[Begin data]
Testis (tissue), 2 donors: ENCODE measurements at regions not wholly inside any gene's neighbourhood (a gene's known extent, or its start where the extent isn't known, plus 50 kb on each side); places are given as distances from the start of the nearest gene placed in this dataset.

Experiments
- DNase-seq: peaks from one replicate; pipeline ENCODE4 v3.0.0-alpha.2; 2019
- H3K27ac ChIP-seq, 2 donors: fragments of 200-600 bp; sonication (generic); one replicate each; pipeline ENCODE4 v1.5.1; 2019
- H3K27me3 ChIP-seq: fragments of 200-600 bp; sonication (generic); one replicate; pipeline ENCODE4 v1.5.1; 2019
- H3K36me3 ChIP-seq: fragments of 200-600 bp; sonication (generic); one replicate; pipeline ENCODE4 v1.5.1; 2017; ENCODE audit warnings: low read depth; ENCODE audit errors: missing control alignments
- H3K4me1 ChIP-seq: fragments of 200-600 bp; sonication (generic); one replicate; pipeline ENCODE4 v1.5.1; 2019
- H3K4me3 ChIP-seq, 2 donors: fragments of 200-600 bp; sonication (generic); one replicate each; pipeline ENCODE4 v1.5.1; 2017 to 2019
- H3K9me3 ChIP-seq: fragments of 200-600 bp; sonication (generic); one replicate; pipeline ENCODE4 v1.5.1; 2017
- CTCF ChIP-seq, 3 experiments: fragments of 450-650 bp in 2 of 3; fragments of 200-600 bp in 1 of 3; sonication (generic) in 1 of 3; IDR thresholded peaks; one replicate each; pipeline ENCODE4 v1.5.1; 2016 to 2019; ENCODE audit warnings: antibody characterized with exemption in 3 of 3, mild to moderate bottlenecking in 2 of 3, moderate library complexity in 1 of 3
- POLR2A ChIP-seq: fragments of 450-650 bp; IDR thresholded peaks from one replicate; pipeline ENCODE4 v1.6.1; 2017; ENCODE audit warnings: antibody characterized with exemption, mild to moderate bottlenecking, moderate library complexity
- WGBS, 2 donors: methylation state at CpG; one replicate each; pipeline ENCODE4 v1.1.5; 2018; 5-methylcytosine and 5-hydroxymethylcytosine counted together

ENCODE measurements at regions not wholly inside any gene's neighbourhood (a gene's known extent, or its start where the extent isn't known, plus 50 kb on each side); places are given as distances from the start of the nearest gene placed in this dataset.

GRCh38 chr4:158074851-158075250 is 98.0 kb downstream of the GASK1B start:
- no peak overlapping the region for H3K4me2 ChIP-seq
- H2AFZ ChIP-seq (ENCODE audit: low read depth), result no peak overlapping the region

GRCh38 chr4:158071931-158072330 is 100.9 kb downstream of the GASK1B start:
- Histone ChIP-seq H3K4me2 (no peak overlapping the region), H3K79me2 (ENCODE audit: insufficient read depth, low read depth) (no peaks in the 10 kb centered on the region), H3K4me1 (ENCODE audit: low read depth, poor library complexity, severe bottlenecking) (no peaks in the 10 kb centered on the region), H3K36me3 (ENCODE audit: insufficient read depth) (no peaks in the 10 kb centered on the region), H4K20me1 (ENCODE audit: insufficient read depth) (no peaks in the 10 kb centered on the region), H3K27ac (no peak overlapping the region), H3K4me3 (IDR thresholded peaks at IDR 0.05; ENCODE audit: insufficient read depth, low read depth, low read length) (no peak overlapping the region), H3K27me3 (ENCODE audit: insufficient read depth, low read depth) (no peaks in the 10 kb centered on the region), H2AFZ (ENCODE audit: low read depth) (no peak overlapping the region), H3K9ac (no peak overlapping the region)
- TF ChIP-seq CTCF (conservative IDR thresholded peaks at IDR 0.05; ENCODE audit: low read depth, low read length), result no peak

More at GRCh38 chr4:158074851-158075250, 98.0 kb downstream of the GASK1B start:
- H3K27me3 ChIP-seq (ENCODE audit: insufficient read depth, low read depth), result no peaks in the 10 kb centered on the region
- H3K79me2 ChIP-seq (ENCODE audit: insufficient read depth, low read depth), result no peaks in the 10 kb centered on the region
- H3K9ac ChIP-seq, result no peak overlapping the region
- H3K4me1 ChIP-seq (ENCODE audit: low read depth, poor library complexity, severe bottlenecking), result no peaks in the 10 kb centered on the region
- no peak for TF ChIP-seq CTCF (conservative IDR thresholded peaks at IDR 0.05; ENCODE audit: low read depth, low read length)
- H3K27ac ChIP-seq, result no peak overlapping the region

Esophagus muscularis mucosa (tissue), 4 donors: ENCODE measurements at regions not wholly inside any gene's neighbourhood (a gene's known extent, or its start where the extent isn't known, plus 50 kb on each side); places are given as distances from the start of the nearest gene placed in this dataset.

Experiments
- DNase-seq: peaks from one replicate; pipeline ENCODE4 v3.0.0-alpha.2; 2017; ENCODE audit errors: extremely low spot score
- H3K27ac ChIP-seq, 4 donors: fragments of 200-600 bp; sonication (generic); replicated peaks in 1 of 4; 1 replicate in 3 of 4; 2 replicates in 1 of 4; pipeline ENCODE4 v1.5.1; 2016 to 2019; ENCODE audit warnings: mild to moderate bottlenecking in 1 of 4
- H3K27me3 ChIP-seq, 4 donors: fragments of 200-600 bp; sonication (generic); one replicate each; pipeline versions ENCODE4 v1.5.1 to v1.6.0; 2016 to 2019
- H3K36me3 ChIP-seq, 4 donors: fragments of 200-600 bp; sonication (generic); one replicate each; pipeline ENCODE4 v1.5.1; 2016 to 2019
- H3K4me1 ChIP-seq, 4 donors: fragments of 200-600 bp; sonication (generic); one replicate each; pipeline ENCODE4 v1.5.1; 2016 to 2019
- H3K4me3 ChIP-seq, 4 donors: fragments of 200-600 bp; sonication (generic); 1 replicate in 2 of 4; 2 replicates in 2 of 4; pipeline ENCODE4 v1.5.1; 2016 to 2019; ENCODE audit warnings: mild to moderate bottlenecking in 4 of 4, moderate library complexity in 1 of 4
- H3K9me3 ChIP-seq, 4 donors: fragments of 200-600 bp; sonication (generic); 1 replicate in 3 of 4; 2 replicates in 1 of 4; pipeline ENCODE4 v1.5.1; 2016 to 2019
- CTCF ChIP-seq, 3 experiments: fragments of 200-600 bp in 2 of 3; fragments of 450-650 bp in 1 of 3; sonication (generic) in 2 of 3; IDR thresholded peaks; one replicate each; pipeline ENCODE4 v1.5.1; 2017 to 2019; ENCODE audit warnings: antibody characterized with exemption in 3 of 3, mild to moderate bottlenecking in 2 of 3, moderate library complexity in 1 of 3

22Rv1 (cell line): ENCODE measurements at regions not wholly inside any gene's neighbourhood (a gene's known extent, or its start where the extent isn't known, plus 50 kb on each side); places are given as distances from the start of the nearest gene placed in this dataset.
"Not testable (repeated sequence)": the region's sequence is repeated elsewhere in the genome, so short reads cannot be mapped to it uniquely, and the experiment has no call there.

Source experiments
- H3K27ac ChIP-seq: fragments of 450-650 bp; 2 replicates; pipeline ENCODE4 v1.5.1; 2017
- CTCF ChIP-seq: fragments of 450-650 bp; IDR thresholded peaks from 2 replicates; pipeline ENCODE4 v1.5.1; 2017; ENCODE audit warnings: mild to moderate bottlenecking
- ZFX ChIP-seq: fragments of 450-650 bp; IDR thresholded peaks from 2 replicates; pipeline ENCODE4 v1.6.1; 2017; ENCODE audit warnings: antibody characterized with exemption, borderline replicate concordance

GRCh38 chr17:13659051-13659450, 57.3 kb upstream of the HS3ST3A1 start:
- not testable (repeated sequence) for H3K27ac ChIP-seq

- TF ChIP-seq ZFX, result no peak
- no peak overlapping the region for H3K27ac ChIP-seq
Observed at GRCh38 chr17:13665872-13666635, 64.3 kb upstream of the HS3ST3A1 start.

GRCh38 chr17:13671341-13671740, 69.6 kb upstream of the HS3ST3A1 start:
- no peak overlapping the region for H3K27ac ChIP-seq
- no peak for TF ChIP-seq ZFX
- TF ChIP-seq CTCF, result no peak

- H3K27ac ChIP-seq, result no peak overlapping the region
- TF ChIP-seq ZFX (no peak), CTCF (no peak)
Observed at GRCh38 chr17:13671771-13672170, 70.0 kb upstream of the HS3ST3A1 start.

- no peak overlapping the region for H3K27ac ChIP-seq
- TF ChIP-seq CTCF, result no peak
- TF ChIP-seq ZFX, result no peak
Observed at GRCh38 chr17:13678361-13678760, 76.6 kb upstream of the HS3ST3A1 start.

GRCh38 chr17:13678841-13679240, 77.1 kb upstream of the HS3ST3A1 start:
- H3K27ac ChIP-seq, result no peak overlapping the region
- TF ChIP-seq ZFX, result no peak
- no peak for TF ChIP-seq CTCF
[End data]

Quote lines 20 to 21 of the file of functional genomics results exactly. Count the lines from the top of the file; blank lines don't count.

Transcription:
More at GRCh38 chr4:158074851-158075250, 98.0 kb downstream of the GASK1B start:
- H3K27me3 ChIP-seq (ENCODE audit: insufficient read depth, low read depth), result no peaks in the 10 kb centered on the region